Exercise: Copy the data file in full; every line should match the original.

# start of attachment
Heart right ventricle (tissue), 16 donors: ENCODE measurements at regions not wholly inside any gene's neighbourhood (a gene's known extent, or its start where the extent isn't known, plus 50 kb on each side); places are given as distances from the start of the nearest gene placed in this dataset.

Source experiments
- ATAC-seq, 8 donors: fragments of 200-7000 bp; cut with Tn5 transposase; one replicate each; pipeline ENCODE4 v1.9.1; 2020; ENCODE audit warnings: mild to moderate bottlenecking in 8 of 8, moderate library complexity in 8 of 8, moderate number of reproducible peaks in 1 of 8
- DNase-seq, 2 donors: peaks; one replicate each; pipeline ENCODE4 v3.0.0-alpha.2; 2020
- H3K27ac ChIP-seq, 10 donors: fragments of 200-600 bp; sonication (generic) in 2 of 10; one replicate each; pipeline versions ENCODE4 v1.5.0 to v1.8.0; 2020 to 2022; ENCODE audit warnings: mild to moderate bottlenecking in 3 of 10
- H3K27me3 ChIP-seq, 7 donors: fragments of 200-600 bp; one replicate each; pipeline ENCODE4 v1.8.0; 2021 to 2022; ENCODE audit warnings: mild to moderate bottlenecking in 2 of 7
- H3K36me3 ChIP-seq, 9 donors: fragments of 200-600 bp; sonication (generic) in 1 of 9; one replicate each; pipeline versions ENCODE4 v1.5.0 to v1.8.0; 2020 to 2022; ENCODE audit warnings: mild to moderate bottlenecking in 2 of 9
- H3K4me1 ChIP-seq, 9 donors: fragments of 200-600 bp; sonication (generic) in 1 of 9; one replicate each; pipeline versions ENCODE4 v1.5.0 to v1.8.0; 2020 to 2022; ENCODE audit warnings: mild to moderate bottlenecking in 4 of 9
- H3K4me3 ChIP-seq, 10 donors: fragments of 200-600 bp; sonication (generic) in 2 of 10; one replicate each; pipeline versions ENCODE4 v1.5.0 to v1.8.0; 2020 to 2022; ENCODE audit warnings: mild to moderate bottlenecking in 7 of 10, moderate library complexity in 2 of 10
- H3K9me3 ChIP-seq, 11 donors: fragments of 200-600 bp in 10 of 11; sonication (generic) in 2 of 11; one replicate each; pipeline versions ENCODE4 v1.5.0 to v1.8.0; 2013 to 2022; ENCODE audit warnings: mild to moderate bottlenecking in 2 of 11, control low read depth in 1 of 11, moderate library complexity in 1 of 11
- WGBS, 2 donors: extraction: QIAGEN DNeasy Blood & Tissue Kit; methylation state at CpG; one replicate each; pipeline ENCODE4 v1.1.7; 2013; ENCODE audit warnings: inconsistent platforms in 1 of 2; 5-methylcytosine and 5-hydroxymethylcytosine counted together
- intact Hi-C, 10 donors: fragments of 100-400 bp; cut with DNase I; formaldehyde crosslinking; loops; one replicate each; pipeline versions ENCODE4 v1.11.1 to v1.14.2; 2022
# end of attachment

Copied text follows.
Heart right ventricle (tissue), 16 donors: ENCODE measurements at regions not wholly inside any gene's neighbourhood (a gene's known extent, or its start where the extent isn't known, plus 50 kb on each side); places are given as distances from the start of the nearest gene placed in this dataset.

Source experiments
- ATAC-seq, 8 donors: fragments of 200-7000 bp; cut with Tn5 transposase; one replicate each; pipeline ENCODE4 v1.9.1; 2020; ENCODE audit warnings: mild to moderate bottlenecking in 8 of 8, moderate library complexity in 8 of 8, moderate number of reproducible peaks in 1 of 8
- DNase-seq, 2 donors: peaks; one replicate each; pipeline ENCODE4 v3.0.0-alpha.2; 2020
- H3K27ac ChIP-seq, 10 donors: fragments of 200-600 bp; sonication (generic) in 2 of 10; one replicate each; pipeline versions ENCODE4 v1.5.0 to v1.8.0; 2020 to 2022; ENCODE audit warnings: mild to moderate bottlenecking in 3 of 10
- H3K27me3 ChIP-seq, 7 donors: fragments of 200-600 bp; one replicate each; pipeline ENCODE4 v1.8.0; 2021 to 2022; ENCODE audit warnings: mild to moderate bottlenecking in 2 of 7
- H3K36me3 ChIP-seq, 9 donors: fragments of 200-600 bp; sonication (generic) in 1 of 9; one replicate each; pipeline versions ENCODE4 v1.5.0 to v1.8.0; 2020 to 2022; ENCODE audit warnings: mild to moderate bottlenecking in 2 of 9
- H3K4me1 ChIP-seq, 9 donors: fragments of 200-600 bp; sonication (generic) in 1 of 9; one replicate each; pipeline versions ENCODE4 v1.5.0 to v1.8.0; 2020 to 2022; ENCODE audit warnings: mild to moderate bottlenecking in 4 of 9
- H3K4me3 ChIP-seq, 10 donors: fragments of 200-600 bp; sonication (generic) in 2 of 10; one replicate each; pipeline versions ENCODE4 v1.5.0 to v1.8.0; 2020 to 2022; ENCODE audit warnings: mild to moderate bottlenecking in 7 of 10, moderate library complexity in 2 of 10
- H3K9me3 ChIP-seq, 11 donors: fragments of 200-600 bp in 10 of 11; sonication (generic) in 2 of 11; one replicate each; pipeline versions ENCODE4 v1.5.0 to v1.8.0; 2013 to 2022; ENCODE audit warnings: mild to moderate bottlenecking in 2 of 11, control low read depth in 1 of 11, moderate library complexity in 1 of 11
- WGBS, 2 donors: extraction: QIAGEN DNeasy Blood & Tissue Kit; methylation state at CpG; one replicate each; pipeline ENCODE4 v1.1.7; 2013; ENCODE audit warnings: inconsistent platforms in 1 of 2; 5-methylcytosine and 5-hydroxymethylcytosine counted together
- intact Hi-C, 10 donors: fragments of 100-400 bp; cut with DNase I; formaldehyde crosslinking; loops; one replicate each; pipeline versions ENCODE4 v1.11.1 to v1.14.2; 2022